The 2019-2020 UUA Common Read

The first history of the United States told from the perspective of indigenous peoples.

Product Code: 6447
ISBN: 9780807057834
Format: Paperback
Publisher: Beacon Press
Pages: 245
Published Date: 08/11/2015
Availability:In stock
Price: $17.95

The 2019-2020 UUA Common Read

2015 Recipient of the American Book Award

2015 PEN Oakland-Josephine Miles Award for Excellence in Literature

Today in the United States, there are more than five hundred federally recognized Indigenous nations comprising nearly three million people, descendants of the fifteen million Native people who once inhabited this land. The centuries-long genocidal program of the US settler-colonial regimen has largely been omitted from history. Now, for the first time, acclaimed historian and activist Roxanne Dunbar-Ortiz offers a history of the United States told from the perspective of Indigenous peoples and reveals how Native Americans, for centuries, actively resisted expansion of the US empire.

In An Indigenous Peoples’ History of the United States, Dunbar-Ortiz adroitly challenges the founding myth of the United States and shows how policy against the Indigenous peoples was colonialist and designed to seize the territories of the original inhabitants, displacing or eliminating them. And as Dunbar-Ortiz reveals, this policy was praised in popular culture, through writers like James Fenimore Cooper and Walt Whitman, and in the highest offices of government and the military. Shockingly, as the genocidal policy reached its zenith under President Andrew Jackson, its ruthlessness was best articulated by US Army general Thomas S. Jesup, who, in 1836, wrote of the Seminoles: “The country can be rid of them only by exterminating them.”

Spanning more than four hundred years, this classic bottom-up peoples’ history radically reframes US history and explodes the silences that have haunted our national narrative.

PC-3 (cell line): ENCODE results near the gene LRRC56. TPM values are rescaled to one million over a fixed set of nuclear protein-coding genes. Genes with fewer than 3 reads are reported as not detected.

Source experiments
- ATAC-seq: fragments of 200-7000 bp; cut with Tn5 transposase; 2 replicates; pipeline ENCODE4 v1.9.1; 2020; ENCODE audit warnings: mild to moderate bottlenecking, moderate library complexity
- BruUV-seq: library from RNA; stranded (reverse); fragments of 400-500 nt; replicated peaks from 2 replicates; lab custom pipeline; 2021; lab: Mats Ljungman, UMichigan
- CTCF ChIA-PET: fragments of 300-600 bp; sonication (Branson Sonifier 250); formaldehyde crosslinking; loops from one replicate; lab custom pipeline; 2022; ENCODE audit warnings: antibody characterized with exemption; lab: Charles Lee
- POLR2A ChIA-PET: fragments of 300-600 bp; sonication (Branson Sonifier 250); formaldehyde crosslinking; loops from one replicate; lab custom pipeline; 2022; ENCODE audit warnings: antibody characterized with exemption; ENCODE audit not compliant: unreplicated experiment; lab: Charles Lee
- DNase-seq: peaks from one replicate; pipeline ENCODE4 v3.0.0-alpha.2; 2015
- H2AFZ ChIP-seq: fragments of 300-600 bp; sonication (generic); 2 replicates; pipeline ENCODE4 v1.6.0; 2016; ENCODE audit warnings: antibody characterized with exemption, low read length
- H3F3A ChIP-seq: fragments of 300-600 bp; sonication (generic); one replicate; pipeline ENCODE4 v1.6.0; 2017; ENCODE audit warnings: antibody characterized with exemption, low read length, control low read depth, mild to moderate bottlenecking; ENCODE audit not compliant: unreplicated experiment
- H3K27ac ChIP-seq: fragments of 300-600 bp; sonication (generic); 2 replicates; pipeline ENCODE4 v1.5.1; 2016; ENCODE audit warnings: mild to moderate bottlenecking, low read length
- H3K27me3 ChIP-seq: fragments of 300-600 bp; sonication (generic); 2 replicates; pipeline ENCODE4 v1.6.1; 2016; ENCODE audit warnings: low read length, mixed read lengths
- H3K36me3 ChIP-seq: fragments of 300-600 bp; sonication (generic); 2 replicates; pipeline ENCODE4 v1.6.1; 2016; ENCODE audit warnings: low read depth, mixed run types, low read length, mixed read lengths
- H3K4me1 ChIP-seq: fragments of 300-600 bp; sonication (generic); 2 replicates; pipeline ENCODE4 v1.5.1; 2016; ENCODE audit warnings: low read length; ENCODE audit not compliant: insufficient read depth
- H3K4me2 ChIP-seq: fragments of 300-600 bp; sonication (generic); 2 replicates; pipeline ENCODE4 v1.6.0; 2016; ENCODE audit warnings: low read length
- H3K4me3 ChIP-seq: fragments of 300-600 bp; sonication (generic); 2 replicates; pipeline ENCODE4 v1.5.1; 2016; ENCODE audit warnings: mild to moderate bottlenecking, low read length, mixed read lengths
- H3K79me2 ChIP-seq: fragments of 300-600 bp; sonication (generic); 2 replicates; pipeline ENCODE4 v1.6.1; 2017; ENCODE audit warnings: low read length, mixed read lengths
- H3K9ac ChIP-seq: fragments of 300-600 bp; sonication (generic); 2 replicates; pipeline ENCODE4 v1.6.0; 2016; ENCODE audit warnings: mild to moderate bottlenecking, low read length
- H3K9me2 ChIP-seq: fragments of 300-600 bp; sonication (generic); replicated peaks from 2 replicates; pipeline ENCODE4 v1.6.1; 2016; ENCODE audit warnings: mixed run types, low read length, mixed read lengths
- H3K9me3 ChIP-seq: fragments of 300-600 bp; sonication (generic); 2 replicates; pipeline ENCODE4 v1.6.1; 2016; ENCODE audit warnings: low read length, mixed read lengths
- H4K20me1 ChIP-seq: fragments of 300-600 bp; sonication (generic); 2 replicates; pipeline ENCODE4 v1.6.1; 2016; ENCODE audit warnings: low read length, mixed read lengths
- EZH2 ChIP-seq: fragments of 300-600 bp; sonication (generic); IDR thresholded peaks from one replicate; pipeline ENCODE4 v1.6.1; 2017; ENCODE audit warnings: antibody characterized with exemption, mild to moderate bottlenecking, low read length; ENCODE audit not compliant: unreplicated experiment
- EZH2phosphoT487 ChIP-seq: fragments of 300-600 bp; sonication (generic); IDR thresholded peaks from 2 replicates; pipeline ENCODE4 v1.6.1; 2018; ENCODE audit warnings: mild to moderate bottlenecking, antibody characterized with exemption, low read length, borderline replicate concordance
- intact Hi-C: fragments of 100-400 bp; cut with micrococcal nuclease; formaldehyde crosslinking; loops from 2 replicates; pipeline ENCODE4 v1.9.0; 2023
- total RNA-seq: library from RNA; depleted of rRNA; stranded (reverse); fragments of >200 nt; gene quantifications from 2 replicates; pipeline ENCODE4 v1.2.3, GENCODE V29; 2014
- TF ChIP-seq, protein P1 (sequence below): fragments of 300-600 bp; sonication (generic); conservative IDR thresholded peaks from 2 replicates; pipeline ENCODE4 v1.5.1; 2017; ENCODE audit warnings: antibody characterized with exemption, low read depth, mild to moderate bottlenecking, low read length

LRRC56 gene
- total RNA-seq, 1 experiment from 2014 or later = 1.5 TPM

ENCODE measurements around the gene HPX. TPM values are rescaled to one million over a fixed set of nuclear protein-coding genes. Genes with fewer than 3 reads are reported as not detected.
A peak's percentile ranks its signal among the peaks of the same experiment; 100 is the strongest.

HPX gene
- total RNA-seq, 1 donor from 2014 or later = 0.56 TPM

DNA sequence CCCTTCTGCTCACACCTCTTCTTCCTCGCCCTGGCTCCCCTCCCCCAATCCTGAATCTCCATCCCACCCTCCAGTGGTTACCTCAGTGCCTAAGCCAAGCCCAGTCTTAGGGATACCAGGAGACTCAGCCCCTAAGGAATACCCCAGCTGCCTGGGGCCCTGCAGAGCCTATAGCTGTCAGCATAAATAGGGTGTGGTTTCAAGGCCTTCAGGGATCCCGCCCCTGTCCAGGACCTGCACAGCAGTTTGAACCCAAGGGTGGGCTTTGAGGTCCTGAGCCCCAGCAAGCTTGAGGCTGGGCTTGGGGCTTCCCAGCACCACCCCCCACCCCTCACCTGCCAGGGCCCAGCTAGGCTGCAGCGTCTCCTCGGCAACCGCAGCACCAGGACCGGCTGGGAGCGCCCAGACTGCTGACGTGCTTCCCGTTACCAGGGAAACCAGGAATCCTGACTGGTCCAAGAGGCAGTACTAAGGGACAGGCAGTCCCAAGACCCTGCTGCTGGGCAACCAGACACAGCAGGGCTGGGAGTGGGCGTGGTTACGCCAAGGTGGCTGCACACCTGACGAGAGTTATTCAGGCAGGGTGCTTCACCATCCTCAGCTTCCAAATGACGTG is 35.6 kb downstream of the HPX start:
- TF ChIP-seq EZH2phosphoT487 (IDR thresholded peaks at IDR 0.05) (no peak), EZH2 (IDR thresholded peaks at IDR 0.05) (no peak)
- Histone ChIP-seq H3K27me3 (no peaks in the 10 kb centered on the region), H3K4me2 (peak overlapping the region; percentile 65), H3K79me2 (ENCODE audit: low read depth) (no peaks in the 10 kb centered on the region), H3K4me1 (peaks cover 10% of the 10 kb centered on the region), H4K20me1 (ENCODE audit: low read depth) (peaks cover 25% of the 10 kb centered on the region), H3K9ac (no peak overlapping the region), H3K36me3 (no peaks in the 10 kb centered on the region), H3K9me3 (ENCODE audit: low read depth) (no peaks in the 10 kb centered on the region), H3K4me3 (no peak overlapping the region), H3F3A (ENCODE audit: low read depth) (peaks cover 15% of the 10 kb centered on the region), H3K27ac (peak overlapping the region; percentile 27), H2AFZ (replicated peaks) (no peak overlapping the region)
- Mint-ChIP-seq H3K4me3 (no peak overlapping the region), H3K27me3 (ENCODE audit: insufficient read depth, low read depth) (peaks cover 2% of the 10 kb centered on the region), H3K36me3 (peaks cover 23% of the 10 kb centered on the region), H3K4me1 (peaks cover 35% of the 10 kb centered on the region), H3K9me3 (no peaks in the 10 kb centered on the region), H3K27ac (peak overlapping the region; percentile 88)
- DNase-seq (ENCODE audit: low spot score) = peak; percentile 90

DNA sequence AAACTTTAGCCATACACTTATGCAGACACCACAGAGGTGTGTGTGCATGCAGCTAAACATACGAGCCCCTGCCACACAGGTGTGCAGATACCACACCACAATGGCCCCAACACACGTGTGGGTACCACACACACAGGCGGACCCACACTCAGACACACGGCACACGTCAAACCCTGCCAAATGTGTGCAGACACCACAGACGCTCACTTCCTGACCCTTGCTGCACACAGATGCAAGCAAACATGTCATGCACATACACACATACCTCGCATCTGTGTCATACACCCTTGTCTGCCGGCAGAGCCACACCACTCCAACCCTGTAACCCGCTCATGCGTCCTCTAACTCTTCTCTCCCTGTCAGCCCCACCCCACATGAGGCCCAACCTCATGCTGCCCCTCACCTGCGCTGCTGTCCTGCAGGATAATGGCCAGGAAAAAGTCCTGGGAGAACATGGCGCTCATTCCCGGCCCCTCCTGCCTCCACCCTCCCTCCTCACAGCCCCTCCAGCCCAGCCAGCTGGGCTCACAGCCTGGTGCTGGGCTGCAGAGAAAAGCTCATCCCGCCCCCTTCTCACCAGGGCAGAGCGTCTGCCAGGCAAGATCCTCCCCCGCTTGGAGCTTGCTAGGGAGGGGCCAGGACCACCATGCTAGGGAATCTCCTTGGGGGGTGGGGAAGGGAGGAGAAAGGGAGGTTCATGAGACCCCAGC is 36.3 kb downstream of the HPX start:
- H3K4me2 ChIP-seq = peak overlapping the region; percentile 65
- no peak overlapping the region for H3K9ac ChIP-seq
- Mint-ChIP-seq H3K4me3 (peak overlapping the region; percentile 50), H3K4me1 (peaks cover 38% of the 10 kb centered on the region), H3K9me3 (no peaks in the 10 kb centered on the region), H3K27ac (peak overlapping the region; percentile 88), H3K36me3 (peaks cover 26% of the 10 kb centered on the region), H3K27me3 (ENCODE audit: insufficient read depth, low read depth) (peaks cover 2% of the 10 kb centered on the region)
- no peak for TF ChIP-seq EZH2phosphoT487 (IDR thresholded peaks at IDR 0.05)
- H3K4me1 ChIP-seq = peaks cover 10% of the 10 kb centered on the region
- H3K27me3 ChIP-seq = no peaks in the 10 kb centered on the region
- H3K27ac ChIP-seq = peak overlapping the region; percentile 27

Gail Forsyth-Vail from the Faith Development office has created a discussion guide that helps groups and congregation delve together into the spiritual, emotional, and intellectual challenges of seeing their nation’s history through an unfamiliar and painful lens. It is hoped that discussion groups will find the capacity and the encouragement to take follow-on action afterward. The guide provides plans for a single session or a series of three.Click here for the discussion guide.

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Author's Note

Introduction: This Land
One: Follow the Corn
Two: Culture of Conquest
Three: Cult of the Covenant
Four: Bloody Footprints
Five: Birth of a Nation
Six: The Last of the Mohicans and Andrew Jackson’s White Republic
Seven: Sea to Shining Sea
Eight: “Indian Country”
Nine: US Triumphalism and Peacetime Colonialism
Ten: Ghost Dance Prophesy: A Nation is Coming
Eleven: The Doctrine of Discovery
Conclusion: The Future of the United States

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